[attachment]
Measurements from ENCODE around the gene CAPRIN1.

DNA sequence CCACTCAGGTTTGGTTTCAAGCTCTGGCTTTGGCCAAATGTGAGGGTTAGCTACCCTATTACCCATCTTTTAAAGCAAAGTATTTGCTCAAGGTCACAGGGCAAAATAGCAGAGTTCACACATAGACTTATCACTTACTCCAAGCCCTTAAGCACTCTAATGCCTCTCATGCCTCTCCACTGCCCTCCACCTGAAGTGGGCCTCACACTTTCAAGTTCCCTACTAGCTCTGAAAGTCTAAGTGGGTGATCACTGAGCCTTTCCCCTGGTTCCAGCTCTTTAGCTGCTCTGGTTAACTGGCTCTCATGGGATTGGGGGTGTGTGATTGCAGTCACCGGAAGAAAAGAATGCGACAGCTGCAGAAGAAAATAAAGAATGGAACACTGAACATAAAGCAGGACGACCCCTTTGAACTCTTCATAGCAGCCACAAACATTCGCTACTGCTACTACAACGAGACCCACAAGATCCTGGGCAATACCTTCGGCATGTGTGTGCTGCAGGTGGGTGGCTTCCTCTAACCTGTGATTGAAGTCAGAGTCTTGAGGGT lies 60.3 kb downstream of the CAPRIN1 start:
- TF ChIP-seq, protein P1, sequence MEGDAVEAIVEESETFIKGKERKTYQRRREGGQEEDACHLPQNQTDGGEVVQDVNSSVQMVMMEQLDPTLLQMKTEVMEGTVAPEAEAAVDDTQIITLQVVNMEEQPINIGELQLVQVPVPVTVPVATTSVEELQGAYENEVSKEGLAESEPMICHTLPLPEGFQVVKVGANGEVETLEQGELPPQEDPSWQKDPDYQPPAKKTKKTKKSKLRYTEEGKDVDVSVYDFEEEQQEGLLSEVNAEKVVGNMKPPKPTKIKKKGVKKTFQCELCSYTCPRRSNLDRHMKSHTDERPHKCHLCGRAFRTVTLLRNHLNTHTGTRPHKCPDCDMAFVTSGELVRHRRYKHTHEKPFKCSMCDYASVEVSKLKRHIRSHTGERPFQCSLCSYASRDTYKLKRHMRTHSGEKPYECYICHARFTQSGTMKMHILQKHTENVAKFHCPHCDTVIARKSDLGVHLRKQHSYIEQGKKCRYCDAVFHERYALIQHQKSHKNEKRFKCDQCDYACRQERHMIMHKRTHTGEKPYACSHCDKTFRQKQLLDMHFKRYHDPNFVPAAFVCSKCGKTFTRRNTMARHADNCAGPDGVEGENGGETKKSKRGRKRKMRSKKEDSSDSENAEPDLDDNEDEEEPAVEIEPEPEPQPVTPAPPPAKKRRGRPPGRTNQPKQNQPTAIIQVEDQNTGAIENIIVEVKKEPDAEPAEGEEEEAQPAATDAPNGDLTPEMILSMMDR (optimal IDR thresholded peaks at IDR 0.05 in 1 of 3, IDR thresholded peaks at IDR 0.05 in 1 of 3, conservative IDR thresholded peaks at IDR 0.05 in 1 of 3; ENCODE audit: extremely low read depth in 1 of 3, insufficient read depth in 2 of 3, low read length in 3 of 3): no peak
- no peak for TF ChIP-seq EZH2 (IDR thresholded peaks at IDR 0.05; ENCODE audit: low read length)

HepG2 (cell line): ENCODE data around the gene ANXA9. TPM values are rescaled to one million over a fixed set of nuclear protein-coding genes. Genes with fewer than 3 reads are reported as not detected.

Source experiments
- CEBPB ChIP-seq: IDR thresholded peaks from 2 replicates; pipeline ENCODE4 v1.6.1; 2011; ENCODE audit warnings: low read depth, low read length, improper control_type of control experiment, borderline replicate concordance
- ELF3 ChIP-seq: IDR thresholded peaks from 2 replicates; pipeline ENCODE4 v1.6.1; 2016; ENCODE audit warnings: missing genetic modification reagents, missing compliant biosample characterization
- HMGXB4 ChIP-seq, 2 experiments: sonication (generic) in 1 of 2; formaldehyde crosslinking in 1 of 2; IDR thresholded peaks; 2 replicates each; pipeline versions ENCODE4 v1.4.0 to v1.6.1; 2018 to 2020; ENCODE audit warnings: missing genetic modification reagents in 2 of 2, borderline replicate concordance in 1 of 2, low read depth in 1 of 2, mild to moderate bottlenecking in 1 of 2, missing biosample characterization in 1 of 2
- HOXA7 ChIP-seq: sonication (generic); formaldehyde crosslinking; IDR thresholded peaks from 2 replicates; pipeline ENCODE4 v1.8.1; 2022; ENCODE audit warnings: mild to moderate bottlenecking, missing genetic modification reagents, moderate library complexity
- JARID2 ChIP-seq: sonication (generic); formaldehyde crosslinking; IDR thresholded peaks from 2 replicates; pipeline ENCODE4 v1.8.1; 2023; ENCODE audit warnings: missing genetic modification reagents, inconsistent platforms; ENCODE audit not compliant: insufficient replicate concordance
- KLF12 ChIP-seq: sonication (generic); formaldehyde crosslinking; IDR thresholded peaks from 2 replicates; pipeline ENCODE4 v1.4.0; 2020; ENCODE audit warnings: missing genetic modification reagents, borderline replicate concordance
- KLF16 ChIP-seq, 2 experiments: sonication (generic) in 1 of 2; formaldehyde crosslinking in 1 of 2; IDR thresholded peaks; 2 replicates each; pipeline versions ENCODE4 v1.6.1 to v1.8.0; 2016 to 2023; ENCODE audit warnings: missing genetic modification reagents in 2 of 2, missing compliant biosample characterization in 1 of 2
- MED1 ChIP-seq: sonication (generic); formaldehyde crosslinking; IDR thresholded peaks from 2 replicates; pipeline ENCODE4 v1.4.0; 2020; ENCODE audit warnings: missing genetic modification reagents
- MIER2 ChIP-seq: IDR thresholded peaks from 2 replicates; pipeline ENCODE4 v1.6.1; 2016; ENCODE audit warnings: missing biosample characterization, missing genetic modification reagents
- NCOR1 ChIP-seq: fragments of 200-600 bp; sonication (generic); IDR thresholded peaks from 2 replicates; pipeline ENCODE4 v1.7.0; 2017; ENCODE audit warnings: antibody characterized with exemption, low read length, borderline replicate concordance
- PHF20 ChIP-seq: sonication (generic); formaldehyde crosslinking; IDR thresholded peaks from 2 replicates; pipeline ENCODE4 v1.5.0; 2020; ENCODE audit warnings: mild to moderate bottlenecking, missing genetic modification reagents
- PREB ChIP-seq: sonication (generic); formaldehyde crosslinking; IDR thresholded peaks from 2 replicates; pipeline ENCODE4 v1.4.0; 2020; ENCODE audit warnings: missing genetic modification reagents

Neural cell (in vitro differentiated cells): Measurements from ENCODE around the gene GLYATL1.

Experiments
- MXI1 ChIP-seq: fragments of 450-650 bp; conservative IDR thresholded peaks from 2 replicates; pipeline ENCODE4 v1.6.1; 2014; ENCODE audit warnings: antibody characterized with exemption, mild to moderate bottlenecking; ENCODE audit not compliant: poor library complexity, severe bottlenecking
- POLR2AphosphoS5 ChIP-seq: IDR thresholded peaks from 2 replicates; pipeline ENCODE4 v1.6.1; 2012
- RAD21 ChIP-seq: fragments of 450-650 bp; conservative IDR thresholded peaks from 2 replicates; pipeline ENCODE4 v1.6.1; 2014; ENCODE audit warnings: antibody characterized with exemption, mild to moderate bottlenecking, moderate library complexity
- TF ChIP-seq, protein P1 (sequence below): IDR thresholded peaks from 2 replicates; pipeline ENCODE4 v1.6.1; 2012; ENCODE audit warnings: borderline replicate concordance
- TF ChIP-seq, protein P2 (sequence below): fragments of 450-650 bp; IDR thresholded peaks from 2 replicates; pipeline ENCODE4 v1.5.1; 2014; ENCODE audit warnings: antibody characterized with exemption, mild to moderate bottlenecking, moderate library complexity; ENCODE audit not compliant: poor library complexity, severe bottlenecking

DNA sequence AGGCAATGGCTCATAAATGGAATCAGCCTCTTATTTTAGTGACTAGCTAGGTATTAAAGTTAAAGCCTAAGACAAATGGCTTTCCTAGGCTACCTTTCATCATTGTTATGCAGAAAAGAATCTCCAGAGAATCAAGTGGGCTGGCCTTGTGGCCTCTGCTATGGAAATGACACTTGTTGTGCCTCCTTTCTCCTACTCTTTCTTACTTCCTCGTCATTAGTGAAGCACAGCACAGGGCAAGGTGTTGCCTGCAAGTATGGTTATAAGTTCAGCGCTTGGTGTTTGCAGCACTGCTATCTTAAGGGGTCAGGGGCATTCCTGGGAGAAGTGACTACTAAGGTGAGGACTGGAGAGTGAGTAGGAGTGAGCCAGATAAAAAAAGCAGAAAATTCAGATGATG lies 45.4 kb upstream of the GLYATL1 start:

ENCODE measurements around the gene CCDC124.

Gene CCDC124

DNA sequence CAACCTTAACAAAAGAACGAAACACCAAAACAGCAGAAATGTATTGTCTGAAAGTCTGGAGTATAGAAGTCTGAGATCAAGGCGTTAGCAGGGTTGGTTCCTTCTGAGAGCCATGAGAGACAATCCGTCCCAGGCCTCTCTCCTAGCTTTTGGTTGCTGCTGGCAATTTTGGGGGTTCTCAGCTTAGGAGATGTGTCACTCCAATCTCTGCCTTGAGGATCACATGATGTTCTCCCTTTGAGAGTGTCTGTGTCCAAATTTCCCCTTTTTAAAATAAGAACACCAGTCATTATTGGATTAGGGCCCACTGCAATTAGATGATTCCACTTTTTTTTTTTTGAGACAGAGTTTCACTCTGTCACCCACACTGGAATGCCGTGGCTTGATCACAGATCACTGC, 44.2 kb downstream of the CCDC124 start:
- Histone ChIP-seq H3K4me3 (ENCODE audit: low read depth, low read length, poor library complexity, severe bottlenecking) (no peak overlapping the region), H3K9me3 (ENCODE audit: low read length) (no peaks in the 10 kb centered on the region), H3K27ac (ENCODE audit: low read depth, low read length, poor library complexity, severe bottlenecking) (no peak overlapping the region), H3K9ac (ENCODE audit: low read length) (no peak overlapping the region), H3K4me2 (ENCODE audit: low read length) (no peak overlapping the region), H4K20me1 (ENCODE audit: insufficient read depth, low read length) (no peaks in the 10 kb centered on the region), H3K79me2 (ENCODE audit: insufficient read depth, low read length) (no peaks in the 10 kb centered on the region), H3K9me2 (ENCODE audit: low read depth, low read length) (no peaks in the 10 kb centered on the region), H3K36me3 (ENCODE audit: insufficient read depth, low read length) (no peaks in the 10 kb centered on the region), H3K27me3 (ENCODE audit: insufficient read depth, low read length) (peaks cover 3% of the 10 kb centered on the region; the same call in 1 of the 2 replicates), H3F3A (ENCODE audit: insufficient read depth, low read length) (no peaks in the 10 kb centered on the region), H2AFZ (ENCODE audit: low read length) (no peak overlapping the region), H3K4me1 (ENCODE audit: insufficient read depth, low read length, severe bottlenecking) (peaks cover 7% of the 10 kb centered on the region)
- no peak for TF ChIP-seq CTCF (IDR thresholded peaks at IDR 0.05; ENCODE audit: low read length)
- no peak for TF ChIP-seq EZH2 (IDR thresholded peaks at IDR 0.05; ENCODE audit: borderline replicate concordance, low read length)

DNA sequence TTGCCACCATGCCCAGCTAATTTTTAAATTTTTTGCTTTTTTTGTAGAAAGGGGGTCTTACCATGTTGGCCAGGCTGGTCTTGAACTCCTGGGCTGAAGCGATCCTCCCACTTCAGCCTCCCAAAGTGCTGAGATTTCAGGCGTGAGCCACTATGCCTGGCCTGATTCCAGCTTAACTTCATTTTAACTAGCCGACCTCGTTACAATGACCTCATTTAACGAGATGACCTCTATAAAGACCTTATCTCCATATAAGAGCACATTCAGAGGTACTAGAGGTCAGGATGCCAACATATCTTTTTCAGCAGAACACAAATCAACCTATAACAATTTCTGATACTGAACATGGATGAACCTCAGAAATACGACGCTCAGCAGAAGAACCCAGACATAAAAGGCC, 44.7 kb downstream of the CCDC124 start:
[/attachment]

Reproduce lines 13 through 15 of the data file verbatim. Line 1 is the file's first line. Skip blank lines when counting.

- KLF16 ChIP-seq, 2 experiments: sonication (generic) in 1 of 2; formaldehyde crosslinking in 1 of 2; IDR thresholded peaks; 2 replicates each; pipeline versions ENCODE4 v1.6.1 to v1.8.0; 2016 to 2023; ENCODE audit warnings: missing genetic modification reagents in 2 of 2, missing compliant biosample characterization in 1 of 2
- MED1 ChIP-seq: sonication (generic); formaldehyde crosslinking; IDR thresholded peaks from 2 replicates; pipeline ENCODE4 v1.4.0; 2020; ENCODE audit warnings: missing genetic modification reagents
- MIER2 ChIP-seq: IDR thresholded peaks from 2 replicates; pipeline ENCODE4 v1.6.1; 2016; ENCODE audit warnings: missing biosample characterization, missing genetic modification reagents